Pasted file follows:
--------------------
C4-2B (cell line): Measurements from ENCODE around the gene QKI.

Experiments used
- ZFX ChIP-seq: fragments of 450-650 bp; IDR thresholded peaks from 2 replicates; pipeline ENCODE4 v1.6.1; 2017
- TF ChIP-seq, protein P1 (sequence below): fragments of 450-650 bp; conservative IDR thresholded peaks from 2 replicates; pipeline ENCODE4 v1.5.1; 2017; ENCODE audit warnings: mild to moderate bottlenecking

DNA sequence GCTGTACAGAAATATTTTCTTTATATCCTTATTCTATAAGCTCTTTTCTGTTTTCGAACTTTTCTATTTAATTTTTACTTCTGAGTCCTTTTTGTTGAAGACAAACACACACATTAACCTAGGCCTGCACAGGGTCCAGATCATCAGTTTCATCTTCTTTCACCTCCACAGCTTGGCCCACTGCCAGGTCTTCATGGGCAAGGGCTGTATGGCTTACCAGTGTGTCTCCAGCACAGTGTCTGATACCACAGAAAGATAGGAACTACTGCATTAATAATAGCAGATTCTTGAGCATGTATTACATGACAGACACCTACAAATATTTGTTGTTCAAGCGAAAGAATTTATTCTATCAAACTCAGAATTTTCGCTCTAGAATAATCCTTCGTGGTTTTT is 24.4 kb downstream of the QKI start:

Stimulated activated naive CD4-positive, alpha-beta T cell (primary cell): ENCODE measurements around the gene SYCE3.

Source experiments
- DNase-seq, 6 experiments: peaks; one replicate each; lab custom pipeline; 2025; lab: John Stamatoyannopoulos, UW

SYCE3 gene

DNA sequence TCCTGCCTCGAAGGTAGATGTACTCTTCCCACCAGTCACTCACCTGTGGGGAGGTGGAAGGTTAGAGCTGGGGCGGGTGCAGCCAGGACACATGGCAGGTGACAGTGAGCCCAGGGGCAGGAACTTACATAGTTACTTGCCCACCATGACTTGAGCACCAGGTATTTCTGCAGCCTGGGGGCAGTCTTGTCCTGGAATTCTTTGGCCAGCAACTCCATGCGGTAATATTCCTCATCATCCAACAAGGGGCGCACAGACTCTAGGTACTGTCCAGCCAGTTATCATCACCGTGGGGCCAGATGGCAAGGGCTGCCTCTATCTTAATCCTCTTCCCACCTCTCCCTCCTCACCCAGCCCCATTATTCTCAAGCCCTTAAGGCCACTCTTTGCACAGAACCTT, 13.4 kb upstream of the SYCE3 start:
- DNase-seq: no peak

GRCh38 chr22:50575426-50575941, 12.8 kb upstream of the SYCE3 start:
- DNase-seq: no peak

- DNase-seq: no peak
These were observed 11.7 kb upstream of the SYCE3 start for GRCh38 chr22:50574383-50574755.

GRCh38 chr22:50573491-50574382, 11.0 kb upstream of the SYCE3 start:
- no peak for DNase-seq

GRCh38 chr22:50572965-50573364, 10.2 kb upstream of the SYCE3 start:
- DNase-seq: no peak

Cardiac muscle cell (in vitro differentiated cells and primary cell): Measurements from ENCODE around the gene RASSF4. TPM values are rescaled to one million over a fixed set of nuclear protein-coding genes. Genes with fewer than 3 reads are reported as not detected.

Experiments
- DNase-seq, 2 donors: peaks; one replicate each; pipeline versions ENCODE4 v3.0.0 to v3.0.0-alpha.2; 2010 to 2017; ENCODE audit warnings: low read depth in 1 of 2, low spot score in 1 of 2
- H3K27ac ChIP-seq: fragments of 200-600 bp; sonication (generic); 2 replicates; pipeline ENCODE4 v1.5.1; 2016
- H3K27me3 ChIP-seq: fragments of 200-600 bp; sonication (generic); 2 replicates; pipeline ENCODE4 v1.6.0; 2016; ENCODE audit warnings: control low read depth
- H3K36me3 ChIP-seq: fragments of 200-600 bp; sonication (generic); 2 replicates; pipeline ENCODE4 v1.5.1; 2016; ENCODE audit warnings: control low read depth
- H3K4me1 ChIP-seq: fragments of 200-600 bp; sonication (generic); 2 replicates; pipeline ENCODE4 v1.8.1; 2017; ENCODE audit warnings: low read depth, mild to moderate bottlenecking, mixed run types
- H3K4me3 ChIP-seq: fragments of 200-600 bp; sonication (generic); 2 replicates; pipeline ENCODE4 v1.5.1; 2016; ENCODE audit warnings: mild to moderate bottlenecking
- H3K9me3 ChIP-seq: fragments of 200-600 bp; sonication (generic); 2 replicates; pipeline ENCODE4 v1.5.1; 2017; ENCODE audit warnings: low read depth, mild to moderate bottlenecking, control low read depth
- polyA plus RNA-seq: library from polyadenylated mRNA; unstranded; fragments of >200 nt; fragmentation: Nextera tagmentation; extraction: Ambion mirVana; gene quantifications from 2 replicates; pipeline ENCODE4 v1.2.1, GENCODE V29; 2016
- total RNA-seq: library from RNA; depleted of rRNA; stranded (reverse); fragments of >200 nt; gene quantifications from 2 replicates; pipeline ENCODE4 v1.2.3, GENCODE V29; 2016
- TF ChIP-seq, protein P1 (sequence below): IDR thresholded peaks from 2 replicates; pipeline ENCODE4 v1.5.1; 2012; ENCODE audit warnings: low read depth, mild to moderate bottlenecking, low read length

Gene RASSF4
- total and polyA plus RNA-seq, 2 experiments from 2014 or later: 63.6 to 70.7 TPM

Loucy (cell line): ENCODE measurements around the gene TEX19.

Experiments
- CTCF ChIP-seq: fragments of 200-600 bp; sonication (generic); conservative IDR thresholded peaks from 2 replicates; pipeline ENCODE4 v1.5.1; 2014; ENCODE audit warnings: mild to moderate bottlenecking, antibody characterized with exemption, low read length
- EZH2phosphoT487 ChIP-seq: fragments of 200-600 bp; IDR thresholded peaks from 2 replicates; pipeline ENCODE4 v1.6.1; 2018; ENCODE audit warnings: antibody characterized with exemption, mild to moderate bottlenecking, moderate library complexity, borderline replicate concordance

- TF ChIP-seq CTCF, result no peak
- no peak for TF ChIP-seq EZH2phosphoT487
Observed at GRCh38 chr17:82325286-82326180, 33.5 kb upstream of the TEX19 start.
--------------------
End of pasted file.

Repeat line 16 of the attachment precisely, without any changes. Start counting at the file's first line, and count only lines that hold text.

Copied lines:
GRCh38 chr22:50573491-50574382, 11.0 kb upstream of the SYCE3 start: